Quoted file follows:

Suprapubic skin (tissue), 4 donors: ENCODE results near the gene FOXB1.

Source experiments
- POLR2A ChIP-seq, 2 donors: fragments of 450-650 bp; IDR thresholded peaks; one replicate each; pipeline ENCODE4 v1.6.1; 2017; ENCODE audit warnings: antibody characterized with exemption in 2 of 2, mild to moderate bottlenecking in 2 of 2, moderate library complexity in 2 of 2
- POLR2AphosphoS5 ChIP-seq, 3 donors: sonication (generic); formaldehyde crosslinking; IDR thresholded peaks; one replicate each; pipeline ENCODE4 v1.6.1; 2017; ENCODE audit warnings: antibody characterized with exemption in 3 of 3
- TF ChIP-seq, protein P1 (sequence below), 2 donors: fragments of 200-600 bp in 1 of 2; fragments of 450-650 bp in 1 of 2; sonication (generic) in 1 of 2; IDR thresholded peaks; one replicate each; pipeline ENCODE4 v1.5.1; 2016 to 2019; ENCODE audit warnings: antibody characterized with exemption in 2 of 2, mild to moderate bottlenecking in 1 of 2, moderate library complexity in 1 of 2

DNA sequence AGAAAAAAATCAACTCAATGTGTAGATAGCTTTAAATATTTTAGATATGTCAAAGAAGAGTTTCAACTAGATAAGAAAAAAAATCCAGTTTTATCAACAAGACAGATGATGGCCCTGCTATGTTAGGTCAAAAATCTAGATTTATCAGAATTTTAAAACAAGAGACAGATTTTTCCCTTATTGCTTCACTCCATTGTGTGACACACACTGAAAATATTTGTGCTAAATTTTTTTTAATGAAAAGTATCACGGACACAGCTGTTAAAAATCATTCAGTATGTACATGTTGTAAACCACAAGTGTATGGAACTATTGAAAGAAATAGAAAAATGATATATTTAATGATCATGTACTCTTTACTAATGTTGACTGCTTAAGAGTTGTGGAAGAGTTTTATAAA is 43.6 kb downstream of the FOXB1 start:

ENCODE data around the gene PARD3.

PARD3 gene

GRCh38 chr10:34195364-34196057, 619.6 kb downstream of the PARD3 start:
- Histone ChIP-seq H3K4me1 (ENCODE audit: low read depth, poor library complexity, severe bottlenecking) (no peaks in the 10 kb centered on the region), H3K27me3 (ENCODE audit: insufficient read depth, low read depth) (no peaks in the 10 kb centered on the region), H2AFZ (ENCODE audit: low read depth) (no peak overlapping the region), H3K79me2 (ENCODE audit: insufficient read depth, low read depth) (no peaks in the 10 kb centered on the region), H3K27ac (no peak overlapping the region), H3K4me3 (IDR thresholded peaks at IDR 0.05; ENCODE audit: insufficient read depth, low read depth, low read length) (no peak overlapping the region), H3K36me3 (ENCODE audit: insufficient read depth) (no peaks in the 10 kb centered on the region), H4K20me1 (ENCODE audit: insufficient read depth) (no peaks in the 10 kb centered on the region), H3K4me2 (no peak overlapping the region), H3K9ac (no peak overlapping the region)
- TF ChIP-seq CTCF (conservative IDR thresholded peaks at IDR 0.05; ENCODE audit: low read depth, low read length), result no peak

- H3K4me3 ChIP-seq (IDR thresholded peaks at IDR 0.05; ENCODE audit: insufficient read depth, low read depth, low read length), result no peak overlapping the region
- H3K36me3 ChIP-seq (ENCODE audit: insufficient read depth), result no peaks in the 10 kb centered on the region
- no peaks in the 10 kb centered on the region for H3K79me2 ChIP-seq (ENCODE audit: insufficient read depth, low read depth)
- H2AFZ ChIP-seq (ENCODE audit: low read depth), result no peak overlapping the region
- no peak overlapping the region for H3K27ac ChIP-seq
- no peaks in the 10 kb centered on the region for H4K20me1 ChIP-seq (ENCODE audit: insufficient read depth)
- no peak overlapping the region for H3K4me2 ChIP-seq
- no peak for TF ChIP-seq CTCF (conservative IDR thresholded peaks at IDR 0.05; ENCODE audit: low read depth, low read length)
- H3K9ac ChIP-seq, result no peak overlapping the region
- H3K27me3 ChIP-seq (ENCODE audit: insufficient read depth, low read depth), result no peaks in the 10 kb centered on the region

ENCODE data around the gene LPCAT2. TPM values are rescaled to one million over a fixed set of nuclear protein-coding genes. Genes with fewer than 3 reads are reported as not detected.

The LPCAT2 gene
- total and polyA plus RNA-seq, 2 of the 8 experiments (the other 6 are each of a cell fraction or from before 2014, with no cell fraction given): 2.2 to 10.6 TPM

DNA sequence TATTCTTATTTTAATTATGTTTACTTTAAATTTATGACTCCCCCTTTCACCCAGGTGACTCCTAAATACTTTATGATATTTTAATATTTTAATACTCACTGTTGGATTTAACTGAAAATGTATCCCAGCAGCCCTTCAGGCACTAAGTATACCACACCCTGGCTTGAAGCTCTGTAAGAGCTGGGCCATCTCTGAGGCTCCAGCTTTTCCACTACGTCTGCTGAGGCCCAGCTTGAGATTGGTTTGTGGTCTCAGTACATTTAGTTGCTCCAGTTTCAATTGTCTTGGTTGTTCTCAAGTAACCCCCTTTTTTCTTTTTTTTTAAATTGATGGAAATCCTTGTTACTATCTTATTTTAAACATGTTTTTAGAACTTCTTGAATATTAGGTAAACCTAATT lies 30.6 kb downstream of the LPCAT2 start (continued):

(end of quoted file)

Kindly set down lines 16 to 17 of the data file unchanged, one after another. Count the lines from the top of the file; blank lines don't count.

- no peak overlapping the region for H3K27ac ChIP-seq
- no peaks in the 10 kb centered on the region for H4K20me1 ChIP-seq (ENCODE audit: insufficient read depth)